Opioids killed thousands of Canadians last year
Public Health Ontario recently updated its statistics showing 388 people died from opioid overdose from July to September 2018.
A total of 4,460 deaths occurred in 2018 across Canada, this means that one life was lost every two hours related to opioids, a federal government report stated. The report also shows that deaths across the country have been increasing, while recently the Ontario government reduced its funding for safe injection sites.
Verity Eaton, a Street Health response worker in Toronto, said opioid users need to be more aware of the services across Ontario that can help them.
Street Health is a non-profit community based agency that offers both physical and mental health programs.
“I think that more people need to visit street community sites because they provide a wide range of services that will help them rebuild their lives,” she said.
Eaton said that alternative treatment is available for opioid users.
“Medicines, counseling and behavioural therapies are just some of the ways that can help opioid users slowly decrease their usage amount,” she said.
Eaton said community and safe injection sites have helped hundreds of people throughout the years.
“Safe injection sites have stopped many people from overdosing and reduces the number of opioid deaths,” she said.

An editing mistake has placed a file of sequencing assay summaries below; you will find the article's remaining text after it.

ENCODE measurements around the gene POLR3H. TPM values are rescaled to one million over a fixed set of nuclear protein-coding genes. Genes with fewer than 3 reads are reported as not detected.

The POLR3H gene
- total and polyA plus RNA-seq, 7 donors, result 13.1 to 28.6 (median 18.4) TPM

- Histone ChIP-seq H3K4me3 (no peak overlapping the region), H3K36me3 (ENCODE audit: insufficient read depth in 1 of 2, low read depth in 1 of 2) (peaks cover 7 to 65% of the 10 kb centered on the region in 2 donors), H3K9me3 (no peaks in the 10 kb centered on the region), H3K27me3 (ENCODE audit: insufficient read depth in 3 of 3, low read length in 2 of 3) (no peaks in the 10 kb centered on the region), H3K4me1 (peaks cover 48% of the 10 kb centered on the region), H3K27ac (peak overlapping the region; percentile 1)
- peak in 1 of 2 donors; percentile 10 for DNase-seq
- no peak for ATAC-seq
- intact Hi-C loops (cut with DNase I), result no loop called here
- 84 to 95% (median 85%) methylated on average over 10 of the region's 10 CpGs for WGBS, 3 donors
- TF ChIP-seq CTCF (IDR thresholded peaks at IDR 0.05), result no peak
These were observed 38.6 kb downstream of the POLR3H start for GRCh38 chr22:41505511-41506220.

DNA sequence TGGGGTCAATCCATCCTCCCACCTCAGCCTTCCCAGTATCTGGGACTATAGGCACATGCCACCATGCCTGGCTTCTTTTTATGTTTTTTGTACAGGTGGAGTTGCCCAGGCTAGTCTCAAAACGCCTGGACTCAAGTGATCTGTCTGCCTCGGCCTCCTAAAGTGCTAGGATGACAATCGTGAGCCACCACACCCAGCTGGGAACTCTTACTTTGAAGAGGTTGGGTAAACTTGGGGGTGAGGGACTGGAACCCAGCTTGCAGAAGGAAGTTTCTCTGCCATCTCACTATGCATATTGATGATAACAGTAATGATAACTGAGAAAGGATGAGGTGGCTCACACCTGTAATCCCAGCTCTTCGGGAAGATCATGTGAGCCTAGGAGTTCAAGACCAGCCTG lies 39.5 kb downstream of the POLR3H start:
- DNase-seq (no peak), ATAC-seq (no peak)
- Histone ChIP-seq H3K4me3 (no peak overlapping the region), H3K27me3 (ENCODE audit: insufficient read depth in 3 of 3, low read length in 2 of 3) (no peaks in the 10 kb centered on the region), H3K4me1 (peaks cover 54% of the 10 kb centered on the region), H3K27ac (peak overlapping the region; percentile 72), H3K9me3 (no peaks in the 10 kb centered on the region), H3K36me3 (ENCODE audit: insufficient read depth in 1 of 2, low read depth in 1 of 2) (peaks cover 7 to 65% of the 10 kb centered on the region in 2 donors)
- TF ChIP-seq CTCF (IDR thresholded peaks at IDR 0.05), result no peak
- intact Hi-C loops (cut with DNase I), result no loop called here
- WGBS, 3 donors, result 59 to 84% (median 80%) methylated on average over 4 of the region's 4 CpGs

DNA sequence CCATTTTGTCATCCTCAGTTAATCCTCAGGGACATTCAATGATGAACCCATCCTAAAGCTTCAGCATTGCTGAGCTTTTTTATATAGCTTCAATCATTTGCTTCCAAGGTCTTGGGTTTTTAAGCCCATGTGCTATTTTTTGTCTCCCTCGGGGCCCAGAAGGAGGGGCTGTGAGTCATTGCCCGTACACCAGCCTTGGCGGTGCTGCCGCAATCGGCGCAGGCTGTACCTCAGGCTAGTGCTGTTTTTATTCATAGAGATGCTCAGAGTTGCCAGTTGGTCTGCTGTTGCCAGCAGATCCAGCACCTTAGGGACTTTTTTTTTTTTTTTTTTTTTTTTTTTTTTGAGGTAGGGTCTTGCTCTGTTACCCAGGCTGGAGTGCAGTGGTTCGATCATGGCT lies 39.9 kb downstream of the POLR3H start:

Eaton said words such as “junkie” and “addict” create a negative stereotype towards opioid users.
“When hearing this, opioid users feel like this is something that they should hide and that they are being treated differently from the rest of the society,” she said.
Eaton said Canadians need to be more educated about opioids.
“We need to raise awareness on this topic,” she said. “People need to talk about their stories with others such as myself and firms like Street Health.”
Eaton said working as a response worker is rewarding for her and allows her to build close relationships on a daily basis.
“Everyone has a different story. We provide both needle exchange and stem distribution services reducing disease transmission and to build relationships with individuals who may be isolated by the stigma and discrimination,” she said.
Quinn Thompson, a pharmaceutical student, said people need to be more aware about the substances they are taking.
“People take substances such as opioids without understanding their side effects,” he said, adding opioids have serious long term and life-threatening effects.
“People taking opioids can potentially have liver damage, worsening pain, increased tolerance and more,” he said.
Thompson said illegal substances need to be tracked down and taken off the streets.
“People are easily getting access to illegal substances especially in Ontario and the numbers of deaths are increasing because of this,” Thompson said.